**300** for preprocessing a relation R. Specifically, for a relation R(A_{1}, . . . A_{n}, P), assume that the range of the Σ function applied on elements of each attribute A_{i }has range [O . . . D]. Any candidate query Q specifies an n-dimensional vector of constants **0** . . . D]^{n}. The present invention will preprocess the space [**0** . . . D]^{n }of all vectors of constants that can be specified by a possible query, creating a number of partitions that aim to cover the space of all possible queries. The partitions will be constructed in a way such that, for all possible queries inside a partition, one can reason collectively about the properties and values of function F. Moreover, it will allow the present invention to derive an ε, ε′-accurate answer for any query falling inside a partition.

Method **300** starts in step **305** and proceeds to step **310**. In step **310**, given a n-dimensional vector of constants **300** identifies a dominating vector of constants

Let _{1}, . . . , c_{n}), _{1}, . . . , c′_{n}) be two n-dimensional vectors of constants. It is defined that _{i}≦c′_{i}, 1≦i≦n.

The following observation is then made. Let Q, Q′ be two queries on R, specifying vectors of constants _{P})=Σ_{x} _{ j } _{εS} _{ P }≦F(S′_{P})=Σ_{x} _{ j } _{εS′} _{ P }x_{j}.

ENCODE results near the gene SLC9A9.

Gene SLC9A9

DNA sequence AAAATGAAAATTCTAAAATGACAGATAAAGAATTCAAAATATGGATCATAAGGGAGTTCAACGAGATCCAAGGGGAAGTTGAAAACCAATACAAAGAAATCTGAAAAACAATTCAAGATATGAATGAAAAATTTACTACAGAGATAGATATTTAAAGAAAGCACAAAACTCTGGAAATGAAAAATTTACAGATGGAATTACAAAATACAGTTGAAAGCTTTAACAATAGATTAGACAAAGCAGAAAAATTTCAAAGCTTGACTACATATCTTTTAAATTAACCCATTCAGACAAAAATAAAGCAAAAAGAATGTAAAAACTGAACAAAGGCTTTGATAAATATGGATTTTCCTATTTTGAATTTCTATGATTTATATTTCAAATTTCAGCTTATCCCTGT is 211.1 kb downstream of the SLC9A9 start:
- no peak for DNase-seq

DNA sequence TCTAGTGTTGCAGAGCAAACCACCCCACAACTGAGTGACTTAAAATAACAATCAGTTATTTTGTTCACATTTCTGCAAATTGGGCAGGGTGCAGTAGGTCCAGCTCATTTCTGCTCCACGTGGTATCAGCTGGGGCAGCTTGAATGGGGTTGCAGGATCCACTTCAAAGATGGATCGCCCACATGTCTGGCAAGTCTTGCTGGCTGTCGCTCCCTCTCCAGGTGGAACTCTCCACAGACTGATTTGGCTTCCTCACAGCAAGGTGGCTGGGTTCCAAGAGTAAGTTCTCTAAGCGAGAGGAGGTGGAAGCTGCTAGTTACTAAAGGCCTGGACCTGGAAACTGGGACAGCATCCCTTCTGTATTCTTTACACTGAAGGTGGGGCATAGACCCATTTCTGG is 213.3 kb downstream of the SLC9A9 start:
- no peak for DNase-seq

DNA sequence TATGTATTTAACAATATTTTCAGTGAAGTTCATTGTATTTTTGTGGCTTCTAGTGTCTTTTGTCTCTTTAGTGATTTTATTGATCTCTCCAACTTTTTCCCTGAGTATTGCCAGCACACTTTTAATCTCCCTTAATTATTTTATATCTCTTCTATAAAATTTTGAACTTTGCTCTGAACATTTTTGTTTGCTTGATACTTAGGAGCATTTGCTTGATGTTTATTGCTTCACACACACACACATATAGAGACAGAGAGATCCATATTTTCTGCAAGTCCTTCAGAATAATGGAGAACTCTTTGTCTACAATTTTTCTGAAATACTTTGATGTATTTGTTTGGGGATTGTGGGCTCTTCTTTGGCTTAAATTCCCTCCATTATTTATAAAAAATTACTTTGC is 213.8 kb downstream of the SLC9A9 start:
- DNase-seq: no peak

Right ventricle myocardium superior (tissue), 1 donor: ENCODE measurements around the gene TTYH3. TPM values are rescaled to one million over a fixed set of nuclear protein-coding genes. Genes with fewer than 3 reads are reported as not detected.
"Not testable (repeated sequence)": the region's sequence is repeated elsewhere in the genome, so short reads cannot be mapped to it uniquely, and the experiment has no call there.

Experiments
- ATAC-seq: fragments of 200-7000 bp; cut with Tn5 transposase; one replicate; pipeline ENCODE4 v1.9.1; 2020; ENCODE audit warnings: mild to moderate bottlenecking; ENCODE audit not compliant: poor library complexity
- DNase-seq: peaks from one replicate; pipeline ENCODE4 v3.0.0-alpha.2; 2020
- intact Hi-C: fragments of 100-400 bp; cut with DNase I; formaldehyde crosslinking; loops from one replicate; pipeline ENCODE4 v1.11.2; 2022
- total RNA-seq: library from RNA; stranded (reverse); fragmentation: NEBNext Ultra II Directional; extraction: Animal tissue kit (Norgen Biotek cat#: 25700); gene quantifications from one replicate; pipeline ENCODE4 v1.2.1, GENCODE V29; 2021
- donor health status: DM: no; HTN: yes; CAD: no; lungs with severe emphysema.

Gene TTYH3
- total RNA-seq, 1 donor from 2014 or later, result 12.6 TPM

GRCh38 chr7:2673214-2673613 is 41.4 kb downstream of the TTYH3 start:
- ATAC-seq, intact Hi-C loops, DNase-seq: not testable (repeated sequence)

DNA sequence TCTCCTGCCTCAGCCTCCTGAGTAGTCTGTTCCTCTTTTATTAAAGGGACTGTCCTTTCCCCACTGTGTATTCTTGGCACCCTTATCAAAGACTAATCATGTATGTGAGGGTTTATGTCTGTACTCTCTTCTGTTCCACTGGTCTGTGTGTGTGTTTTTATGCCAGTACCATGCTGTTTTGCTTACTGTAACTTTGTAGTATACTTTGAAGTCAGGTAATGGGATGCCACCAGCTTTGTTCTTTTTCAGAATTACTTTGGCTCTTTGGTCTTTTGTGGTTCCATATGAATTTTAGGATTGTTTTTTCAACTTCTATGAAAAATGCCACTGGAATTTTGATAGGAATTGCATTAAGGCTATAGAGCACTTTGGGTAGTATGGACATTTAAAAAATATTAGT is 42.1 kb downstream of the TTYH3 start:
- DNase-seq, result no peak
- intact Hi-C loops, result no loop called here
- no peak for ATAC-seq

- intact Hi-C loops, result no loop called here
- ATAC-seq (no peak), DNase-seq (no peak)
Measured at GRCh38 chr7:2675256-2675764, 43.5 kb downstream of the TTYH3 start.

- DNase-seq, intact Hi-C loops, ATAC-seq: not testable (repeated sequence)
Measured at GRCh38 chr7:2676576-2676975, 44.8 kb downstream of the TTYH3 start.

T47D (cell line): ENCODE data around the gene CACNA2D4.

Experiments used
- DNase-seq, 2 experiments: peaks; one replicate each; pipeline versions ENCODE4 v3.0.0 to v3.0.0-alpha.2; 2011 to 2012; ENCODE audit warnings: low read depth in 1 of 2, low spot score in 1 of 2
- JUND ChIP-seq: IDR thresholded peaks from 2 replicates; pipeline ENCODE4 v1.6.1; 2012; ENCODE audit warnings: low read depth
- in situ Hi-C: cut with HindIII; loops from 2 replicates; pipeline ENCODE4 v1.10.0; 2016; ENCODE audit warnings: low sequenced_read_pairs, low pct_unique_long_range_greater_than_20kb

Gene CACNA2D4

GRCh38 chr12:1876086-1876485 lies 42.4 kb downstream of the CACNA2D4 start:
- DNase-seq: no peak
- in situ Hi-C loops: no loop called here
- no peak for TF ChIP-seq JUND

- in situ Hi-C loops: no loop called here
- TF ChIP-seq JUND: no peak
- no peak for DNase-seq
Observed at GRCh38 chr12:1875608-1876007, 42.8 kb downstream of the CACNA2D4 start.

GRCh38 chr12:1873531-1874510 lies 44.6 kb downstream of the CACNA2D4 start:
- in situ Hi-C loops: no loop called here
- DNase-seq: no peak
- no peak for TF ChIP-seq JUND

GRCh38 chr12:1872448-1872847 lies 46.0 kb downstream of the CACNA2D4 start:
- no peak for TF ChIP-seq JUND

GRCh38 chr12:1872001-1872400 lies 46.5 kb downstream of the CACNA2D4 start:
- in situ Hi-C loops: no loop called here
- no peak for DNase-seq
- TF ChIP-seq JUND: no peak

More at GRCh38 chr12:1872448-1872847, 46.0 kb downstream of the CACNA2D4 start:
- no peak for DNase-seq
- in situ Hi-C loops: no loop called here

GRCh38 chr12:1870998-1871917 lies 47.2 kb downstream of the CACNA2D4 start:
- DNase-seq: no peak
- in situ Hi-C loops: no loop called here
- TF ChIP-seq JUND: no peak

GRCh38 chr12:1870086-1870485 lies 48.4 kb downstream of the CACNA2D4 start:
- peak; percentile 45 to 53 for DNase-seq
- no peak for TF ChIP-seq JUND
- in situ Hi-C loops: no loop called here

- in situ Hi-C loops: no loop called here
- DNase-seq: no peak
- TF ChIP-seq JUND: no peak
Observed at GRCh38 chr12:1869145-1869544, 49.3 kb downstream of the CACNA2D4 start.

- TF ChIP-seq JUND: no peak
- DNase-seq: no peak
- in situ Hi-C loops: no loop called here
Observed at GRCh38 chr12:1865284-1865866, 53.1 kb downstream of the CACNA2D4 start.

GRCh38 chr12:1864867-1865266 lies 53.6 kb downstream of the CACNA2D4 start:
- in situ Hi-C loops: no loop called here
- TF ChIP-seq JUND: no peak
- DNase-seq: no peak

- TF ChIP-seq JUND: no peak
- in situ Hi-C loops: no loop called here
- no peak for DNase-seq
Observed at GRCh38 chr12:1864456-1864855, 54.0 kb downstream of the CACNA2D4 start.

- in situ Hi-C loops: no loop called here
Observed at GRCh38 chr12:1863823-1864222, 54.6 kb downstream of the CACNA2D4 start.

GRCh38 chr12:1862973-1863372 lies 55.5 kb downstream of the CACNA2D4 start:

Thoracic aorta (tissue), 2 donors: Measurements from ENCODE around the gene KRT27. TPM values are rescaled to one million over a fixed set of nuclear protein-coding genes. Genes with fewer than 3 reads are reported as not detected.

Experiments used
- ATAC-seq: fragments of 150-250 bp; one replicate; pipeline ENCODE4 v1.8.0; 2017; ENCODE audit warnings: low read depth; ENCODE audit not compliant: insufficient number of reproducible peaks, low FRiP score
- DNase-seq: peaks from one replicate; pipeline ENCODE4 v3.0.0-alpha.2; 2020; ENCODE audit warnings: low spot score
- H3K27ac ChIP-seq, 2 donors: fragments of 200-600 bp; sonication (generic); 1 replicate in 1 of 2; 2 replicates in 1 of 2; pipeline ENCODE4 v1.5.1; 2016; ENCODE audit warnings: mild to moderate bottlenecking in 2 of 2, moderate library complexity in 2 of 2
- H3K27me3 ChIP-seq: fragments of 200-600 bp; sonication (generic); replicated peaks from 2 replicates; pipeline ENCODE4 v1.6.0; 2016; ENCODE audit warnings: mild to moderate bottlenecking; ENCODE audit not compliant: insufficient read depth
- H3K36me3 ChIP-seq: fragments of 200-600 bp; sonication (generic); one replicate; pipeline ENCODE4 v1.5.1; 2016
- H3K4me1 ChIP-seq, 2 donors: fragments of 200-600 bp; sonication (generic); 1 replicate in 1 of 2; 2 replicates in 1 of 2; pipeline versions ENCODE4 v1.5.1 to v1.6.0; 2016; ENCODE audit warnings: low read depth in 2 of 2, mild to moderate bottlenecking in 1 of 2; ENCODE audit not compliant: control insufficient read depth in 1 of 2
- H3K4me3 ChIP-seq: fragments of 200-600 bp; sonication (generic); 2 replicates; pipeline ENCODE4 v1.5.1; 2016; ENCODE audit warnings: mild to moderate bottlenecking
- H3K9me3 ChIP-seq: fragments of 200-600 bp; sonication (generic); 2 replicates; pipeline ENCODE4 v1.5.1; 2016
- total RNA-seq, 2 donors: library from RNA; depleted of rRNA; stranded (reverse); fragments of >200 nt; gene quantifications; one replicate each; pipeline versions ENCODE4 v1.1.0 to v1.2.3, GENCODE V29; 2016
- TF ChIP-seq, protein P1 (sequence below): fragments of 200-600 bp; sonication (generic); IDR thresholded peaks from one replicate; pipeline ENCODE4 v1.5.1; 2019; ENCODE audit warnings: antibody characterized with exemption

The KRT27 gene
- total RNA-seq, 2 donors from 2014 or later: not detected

Thus, if a vector of constants _{1}<< _{2 }. . . << _{m}. Observing the evolution of the values of F in each answer obtained starting from _{m}, moving towards _{i}, function F is monotonically non-increasing. The present technique will trace the evolution of function F along such sequences of dominated vectors. In order to be able to provide ε, ε′-accurate answers, one has to identify vectors of constants that cause the value of function F to change by an ε′ fraction. At the same time, the coordinates of such vectors have to be related by ε as required by ε, ε′-accurate answers.

Let [**0** . . . D]^{n }be the domain of all possible vectors of constants and consider one of these vectors, **0** . . . D]^{n}. Let S_{ c }be the solution to the query with vector of constants _{ c }) be the associated profit. The present invention will aim to identify the vector of constants _{ c′ })>F(S_{ c }), where S_{ c′ }the solution to the OPAC query with vector of constants

Returning to **300** in step **320** obtains a hyper rectangle or partition defined by vectors

In step **330**, method **300** then inserts the hyper rectangle into a multidimensional data structure, e.g., an R-tree. Method **300** then proceeds to step **340**.